Croke Park unlikely to host major concert this year due to Euro 2020 finals
The GAA will review how they fund major capital projects in the wake of having to provide an additional €10m to ensure that the controversial redevelopment of Páirc Ui Chaoimh in Cork was completed.
The association's director-general Tom Ryan suggests in his annual report that future projects must be controlled centrally with appropriate oversight.
"Central Council funding must only be issued proportionately with progress rather than up front. Projects can only be permitted to start when all the funding is in place, and not proceed contingent upon future income," according to Ryan.
The redevelopment of Páirc Ui Chaoimh now expected to cost €96m, a significant increase on the original estimate of €78.5m.
Initially, the GAA provided a capital grant of €20m for the project. Ryan reveals that the stadium is now in debt to the tune of €31.5m, comprising of £21.5m in bank borrowings and the €10m loan from the GAA which was required to finish the development.
According to Ryan the long-term debt is expected to be in the region of €20m following the conclusion of ongoing negotiations and the sale of assets.
"These loans are recorded in the accounts of the Cork County Board and the primary responsibility for repayment rests with Cork and the Páirc Ui Chaoimh stadium," according to Ryan.
He details some of the reasons for the significant increase in the cost of the project.
Principal among these was the need for a new pitch to be installed. "To exacerbate these problems, the income streams identified to fund the project failed to materialise," he said.
"The sale of 10-year premium seats was under-subscribed and land that was earmarked to be sold to fund part of the build cost proved to be overvalued,” he reveals.
Ryan remains hopeful that the long-delayed project to turn Casement Park in Belfast into a 34,000-capacity stadium can still go ahead. But he warns that the development can only go ahead if additional funding from the British exchequer is forthcoming.
Back in 2011, the then Northern Ireland executive had earmarked £138m to fund various stadium redevelopments with £61.4m going towards the rebuilding of Casement Park.
But the funding was on the basis that the new stadium would also host soccer and rugby games.
"Almost a decade later the stadia for rugby and soccer have long since been built and the cost of providing the originally-planned GAA stadium have doubtless increased significantly," he said.
"So, we will need to secure additional public funding to ensure delivery of the Casement Park stadium."
Ryan reveals that the cost of preparing and fielding intercounty senior teams in 2019 was €29.74m – an increase of more than 11 percent on the 2018 figure. "This is a trend that simply cannot continue," he writes.
"Quite apart from being unsustainable, it is not desirable. Yes, counties will invariably secure the funds they need, but at a cost of immense pressure on the officers.
"The solution may well lie with rules and spending caps. I am hesitant only because our track record with similar rule-based enforcement around county teams is mixed.
"The solution has to start with a collective recognition that we take collective responsibility and start to reverse the trend now."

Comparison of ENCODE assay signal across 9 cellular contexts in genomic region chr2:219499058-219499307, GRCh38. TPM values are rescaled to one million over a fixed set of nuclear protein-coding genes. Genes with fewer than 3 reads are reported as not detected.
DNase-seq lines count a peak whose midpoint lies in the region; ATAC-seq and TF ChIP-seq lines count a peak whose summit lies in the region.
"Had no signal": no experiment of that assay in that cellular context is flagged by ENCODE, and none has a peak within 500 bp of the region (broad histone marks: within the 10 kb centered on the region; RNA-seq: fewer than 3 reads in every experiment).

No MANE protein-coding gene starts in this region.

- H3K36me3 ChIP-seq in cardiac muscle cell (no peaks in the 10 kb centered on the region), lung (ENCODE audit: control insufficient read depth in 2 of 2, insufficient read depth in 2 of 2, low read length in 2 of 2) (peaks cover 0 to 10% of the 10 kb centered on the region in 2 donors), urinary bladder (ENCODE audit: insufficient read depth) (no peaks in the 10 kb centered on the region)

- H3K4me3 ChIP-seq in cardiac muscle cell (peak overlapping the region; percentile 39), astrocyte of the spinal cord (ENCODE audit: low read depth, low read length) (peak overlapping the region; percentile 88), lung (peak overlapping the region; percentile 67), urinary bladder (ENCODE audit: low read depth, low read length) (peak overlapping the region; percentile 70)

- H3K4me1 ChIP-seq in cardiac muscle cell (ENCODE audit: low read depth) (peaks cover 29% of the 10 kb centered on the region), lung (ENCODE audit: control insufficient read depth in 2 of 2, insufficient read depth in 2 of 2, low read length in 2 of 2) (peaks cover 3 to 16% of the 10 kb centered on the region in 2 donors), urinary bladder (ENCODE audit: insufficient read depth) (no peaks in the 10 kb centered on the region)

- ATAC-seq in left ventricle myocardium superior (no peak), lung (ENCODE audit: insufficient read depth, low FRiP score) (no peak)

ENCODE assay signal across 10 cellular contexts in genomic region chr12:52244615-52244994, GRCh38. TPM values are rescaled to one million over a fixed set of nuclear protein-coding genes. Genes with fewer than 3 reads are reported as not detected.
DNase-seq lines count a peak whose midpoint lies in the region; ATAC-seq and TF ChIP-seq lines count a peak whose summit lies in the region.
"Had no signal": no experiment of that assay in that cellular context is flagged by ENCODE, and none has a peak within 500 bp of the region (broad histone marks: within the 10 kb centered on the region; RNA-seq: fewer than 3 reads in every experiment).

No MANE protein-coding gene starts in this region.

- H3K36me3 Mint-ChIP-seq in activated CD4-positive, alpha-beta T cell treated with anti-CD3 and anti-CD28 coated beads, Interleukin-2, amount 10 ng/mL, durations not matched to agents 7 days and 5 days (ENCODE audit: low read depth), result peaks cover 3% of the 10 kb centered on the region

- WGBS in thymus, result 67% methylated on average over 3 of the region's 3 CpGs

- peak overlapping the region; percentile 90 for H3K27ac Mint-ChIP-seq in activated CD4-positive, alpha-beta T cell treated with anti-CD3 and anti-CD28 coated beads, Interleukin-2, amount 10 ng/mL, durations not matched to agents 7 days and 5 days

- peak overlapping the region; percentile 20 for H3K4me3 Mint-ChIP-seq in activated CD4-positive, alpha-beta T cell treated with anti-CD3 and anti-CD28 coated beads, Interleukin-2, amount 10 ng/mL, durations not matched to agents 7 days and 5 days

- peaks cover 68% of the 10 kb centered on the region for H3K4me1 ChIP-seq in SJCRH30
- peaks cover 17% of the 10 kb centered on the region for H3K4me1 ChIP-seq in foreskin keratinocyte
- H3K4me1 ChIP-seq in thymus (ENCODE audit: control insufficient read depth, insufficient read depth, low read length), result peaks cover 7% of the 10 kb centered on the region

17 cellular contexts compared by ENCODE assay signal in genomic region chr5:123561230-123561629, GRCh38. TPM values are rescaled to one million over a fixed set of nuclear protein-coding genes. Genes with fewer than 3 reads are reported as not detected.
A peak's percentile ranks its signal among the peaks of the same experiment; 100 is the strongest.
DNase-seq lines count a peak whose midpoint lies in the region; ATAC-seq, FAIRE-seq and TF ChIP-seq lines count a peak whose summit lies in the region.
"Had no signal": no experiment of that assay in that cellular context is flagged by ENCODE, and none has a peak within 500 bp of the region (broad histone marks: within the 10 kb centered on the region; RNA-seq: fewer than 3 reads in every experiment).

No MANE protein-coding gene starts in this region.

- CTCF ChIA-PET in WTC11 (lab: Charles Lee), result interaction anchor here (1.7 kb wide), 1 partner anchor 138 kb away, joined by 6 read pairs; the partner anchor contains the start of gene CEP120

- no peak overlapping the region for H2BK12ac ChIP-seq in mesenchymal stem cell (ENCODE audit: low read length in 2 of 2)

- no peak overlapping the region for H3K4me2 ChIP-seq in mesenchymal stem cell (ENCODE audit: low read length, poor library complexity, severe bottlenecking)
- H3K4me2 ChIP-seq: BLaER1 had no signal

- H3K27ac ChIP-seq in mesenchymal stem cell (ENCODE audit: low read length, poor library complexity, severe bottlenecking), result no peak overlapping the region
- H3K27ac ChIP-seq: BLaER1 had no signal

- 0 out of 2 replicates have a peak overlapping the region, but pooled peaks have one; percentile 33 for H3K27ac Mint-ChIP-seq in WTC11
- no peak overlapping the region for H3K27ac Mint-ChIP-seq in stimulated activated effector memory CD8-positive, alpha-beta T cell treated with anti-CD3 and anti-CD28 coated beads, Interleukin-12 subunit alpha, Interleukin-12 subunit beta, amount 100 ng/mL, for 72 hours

Further details of the GAA's plans for Clonliffe College, which the association purchased from the Dublin Diocese, were revealed at the media briefing in Croke Park.
The GAA has already paid €22m for the site but according to the Croke Park director Peter McKenna this does not represent the total price of the property. Three more payments are due to be paid over the next couple of years.
It is planned to develop two full-sized GAA pitches, a club house and changing room facilities.
As with the GAA centre in Abbotstown, clubs, schools and county teams both locally and from all over the country will be able to use the facility.
Just over an acre of the 31.8-acre site has been earmarked for a hotel – planning permission has already been obtained for a 200-bed facility - while the existing Red House structure will be retained and will probably be used for office space.
The rest of the property has been sold to international property development company Hines for a housing development including social and affordable housing.
On the financial front, the GAA had a bumper year with the Central Council's total income exceeding €70m for the first time.
Boosted by a significant growth in gate receipts which increased from €29.5m to €36m – helped by the All-Ireland final replay between Dublin and Kerry and an increase in ticket prices – the total income amounted to €73.8m an increase of 16 percent.
Just under 50 percent of their income was generated from gate receipts with 27 percent coming from commercial revenue. Overall, the Central Council had an operating surplus of €12.1m.
It was also a bumper year for the Croke Park stadium which generated total revenue of €29.9m.
This enabled the stadium to hand over a cheque of €10.5m to the GAA, the biggest since Croke Park hosted rugby and soccer internationals during the redevelopment of Lansdowne Road.
Stadium director Peter McKenna revealed that a new pitch will be laid following this year's All-Ireland finals with the sod coming from a turf farm in the Naul which is owned by the GAA.
He also revealed that it is most unlikely that there will be any concerts in the stadium in 2020.
He explained that the mega bands are not touring Europe this summer because the Euro 2020 soccer finals are being held in 12 different cities.